Stern and now filler blocks are now marked, shaped and fitted. I used a Dremel for these for speed.

84.jpg

86.jpg

 

Before the inner bulwarks are fitted, I nee to sand the inner bulwark frames smooth. The best way to gauge this is that the work is pretty much done when all the char is removed. There is leeway in subsequent part fitting even if you sand these a little more than just the char, but the char is a good indication. 

87.jpg

 

Another nice feature of this model is that you can fit the inner bulwarks with just clamps, and then paint in the glue from within the frames, once everything is aligned. There's little to no fettling to do here either. The gun ports in the inner bulwarks are also slightly smaller than the framed ports, so you can trim them to size later.

90.jpg

 

 

Before the rear inner bulwarks are fitted, two pearwood beams are added to the rear hull. These also tie the stern timbers to the side frames.

92.jpg

94.jpg

 

Now the rear inner bulwarks are fitted. Any small gaps between the bulwarks and ply deck will be hidden with the deck and the spirketting.

96.jpg

99.jpg

 

Unlike Chris' test hull, this model will be painted, and the inner bulwarks will be painted red. However, they won't be painted in the cabin areas, but left in varnish. To mark the extent of the paint, I test fit one of the cabin bulkheads.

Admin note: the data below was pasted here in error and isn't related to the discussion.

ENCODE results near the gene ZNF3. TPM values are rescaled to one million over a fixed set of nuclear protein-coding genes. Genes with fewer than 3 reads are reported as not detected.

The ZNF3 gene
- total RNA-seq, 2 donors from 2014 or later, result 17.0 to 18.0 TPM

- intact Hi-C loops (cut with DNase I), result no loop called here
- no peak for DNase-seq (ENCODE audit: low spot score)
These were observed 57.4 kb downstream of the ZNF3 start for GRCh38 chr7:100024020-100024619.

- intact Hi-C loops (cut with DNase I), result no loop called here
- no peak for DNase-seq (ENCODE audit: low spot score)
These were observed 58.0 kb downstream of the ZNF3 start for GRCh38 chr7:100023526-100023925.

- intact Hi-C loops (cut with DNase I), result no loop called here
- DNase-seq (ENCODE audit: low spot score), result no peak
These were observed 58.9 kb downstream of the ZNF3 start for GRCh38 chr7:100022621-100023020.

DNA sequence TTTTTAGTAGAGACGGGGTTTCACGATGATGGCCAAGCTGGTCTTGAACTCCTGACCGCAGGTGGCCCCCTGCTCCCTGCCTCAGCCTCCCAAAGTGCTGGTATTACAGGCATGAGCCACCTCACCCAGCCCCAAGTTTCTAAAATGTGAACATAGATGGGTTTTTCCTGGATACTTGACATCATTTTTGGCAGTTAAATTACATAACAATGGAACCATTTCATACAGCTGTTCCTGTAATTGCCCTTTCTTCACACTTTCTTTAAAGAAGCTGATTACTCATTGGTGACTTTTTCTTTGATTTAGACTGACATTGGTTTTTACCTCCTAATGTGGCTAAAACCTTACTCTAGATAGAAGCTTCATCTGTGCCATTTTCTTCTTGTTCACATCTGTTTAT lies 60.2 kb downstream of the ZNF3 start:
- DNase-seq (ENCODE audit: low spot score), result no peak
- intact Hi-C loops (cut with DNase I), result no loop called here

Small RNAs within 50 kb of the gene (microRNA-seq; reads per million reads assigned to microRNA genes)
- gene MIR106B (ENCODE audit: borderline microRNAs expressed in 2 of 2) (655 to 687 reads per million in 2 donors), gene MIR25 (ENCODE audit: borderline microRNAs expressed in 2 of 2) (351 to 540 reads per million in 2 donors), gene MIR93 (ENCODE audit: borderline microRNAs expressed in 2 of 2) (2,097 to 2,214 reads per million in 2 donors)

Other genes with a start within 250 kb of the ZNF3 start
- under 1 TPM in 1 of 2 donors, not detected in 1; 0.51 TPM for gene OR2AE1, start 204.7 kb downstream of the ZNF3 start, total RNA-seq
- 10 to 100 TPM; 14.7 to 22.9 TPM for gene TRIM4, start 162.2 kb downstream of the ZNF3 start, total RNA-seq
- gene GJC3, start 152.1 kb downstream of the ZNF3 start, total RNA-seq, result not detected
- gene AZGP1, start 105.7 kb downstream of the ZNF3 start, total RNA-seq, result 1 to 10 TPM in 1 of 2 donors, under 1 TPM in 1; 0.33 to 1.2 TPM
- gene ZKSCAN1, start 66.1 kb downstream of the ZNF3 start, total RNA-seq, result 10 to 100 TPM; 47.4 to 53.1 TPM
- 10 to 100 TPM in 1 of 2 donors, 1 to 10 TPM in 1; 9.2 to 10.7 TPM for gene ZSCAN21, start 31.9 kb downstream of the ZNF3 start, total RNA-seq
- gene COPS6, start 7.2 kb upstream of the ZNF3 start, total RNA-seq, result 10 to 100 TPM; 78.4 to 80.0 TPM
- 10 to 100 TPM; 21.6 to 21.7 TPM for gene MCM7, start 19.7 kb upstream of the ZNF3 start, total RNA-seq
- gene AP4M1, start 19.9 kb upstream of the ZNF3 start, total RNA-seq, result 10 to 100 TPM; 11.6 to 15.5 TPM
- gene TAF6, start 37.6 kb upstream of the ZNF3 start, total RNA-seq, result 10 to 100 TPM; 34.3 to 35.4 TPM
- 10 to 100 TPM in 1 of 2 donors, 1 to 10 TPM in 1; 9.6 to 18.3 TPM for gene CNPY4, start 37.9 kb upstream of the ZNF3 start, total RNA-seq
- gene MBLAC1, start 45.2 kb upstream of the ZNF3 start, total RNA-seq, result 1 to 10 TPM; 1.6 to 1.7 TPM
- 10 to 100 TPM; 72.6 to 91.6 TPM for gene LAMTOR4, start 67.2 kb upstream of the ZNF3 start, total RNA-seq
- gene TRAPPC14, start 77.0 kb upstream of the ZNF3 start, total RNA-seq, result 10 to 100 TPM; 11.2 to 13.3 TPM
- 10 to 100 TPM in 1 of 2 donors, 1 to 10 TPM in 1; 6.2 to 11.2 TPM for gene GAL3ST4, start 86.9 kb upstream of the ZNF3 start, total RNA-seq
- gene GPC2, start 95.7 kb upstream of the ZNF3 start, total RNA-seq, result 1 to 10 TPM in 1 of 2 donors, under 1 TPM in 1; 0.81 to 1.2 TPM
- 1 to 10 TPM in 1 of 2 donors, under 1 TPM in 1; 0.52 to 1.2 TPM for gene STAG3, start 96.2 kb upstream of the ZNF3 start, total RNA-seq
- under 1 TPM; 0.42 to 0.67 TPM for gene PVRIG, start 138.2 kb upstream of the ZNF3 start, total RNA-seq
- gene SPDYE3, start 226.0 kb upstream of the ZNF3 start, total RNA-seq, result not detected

100.jpg

 

 

The inner bulwarks can now be painted. Before paint, the surfaces are sanded with 320 grit paper, and wipe on poly is applied only in the area of the bulwarks that will be painted (spirketting will be fitted to upper and lower bulkheads). I don't like to glue parts onto surfaces where poly has been applied, so take this into consideration. For paint, I airbrush Tamiya Flat Red over the timber, then give a very light brush coat of Vallejo Flat Red, which gives a very pleasing finish.

101.jpg

 

 

Once the masking is removed, the laser-engraved maple deck is then fitted. Some adjustment is made to the edges so it fits properly. I use Titebond Extra for this to allow me more time to manoeuvre things. Clamps hold down the deck adding the edges. Small clamps in the middle areas.

103.jpg

 

 

The spirketting is also painted in the same colours, but only in the area that will require it (not the cabin!) This is then fitted.

107.jpg

111.jpg

 

 

Cabin seat patterns are now adjusted to width and fitted. A little sanding of the MDF frame area needs to be done first, but not too much.

114.jpg

 

 

Some MDF parts are now added to the bow area to help with fitting the outer patterns. Anything above deck level will eventually be broken away when the deck is fitted.

119.jpg

 

 

Finally, those safety gates which gave strength to the unsupported bulkheads, can be removed as the whole structure is now very strong. After this, the hull can be faired for fitting the outside patterns and planking.

121.jpg

122.jpg

 

 

Whilst I was waiting for stuff on the hull to dry, I worked on the stove. Here you see the pear carcass being assembled.

DSC_6853.jpg

DSC_6857.jpg

DSC_6865.jpg